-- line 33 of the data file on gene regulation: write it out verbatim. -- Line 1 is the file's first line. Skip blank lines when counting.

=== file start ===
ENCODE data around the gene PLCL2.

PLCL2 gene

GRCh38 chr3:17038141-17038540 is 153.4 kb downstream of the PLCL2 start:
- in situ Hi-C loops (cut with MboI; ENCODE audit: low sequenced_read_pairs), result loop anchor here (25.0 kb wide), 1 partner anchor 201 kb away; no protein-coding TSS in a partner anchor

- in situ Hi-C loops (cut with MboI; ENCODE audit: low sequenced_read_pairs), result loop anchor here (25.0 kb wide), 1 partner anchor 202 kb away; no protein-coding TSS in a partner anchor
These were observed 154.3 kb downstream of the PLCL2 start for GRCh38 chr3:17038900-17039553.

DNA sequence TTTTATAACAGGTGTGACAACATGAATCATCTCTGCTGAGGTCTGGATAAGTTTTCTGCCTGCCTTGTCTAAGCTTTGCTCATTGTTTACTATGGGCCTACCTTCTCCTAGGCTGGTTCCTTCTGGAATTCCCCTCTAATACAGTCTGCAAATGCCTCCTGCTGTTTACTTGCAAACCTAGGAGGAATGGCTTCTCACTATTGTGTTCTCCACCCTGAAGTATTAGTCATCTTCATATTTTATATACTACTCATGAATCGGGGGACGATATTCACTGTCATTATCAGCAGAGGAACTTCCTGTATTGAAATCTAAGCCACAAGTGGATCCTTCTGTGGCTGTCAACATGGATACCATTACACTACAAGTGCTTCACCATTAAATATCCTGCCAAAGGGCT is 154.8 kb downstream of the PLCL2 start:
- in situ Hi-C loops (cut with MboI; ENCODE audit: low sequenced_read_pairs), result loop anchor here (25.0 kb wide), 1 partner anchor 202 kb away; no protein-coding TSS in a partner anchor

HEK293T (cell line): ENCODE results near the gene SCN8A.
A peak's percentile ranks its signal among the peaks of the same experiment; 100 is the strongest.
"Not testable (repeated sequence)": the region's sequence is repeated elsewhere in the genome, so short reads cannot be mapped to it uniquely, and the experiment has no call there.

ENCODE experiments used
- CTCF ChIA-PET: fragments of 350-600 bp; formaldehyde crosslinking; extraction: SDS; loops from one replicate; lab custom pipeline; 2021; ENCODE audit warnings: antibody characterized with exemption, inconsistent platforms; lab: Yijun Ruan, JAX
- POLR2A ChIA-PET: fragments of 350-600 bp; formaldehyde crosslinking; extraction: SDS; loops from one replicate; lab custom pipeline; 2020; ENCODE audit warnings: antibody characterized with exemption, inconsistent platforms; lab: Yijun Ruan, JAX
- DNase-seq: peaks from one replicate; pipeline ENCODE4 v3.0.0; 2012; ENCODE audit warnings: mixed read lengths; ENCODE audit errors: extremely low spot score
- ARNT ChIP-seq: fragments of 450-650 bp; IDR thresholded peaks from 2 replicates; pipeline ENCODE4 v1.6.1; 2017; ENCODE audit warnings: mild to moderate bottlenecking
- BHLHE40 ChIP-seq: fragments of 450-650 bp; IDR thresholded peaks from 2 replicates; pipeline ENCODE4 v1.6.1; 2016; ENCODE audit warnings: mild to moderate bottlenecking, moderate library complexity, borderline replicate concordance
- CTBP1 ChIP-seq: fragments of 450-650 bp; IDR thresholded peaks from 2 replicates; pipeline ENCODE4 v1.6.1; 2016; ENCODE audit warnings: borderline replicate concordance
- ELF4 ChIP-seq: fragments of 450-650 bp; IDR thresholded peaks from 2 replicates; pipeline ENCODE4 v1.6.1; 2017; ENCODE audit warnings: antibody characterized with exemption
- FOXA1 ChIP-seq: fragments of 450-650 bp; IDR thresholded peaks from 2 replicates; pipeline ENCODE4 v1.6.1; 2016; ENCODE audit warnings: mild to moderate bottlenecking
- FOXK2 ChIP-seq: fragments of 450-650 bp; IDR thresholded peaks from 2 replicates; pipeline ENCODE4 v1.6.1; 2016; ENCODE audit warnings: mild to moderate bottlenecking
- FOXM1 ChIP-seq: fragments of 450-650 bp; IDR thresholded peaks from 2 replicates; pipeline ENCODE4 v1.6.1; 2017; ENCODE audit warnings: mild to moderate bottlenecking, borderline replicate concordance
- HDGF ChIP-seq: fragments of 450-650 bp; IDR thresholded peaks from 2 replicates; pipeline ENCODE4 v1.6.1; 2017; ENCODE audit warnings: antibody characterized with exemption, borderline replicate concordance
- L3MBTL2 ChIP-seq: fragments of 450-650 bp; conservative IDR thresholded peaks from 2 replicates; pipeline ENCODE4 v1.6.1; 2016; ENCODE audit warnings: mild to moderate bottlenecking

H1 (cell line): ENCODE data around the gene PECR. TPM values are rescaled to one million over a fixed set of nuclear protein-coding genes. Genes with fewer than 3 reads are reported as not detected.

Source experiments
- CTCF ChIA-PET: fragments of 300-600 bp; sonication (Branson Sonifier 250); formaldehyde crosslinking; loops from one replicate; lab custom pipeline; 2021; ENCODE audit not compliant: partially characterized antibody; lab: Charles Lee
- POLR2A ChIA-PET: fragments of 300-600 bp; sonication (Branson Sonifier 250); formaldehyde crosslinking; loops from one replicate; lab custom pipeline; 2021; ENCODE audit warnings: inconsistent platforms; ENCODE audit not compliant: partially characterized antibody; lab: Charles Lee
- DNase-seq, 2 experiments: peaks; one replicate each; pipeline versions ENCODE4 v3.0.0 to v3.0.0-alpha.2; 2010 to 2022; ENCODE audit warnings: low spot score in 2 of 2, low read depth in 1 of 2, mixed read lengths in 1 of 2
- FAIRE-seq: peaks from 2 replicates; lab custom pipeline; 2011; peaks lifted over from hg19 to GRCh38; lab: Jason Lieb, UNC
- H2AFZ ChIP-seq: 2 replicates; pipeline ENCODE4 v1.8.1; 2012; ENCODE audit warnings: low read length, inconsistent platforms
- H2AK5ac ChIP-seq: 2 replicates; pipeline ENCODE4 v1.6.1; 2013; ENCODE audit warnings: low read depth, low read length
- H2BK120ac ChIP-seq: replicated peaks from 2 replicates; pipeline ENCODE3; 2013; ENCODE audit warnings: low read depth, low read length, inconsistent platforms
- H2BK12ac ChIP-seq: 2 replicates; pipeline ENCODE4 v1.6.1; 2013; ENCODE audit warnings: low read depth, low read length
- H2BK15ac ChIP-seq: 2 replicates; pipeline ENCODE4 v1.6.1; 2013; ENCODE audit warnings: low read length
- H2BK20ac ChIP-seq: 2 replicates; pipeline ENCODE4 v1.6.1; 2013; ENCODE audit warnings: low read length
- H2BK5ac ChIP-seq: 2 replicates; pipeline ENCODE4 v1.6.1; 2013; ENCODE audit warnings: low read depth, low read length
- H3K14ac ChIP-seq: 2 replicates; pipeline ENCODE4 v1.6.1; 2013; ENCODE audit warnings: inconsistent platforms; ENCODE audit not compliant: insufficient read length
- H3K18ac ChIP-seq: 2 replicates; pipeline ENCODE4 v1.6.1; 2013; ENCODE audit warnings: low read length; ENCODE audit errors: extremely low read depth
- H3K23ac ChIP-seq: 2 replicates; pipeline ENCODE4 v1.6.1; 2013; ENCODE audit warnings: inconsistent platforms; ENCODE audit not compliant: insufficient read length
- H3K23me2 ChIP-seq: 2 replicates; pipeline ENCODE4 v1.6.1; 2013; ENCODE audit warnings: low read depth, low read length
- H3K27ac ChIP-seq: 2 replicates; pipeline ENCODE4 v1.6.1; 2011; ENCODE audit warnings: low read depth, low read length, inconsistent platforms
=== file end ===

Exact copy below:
- H2BK120ac ChIP-seq: replicated peaks from 2 replicates; pipeline ENCODE3; 2013; ENCODE audit warnings: low read depth, low read length, inconsistent platforms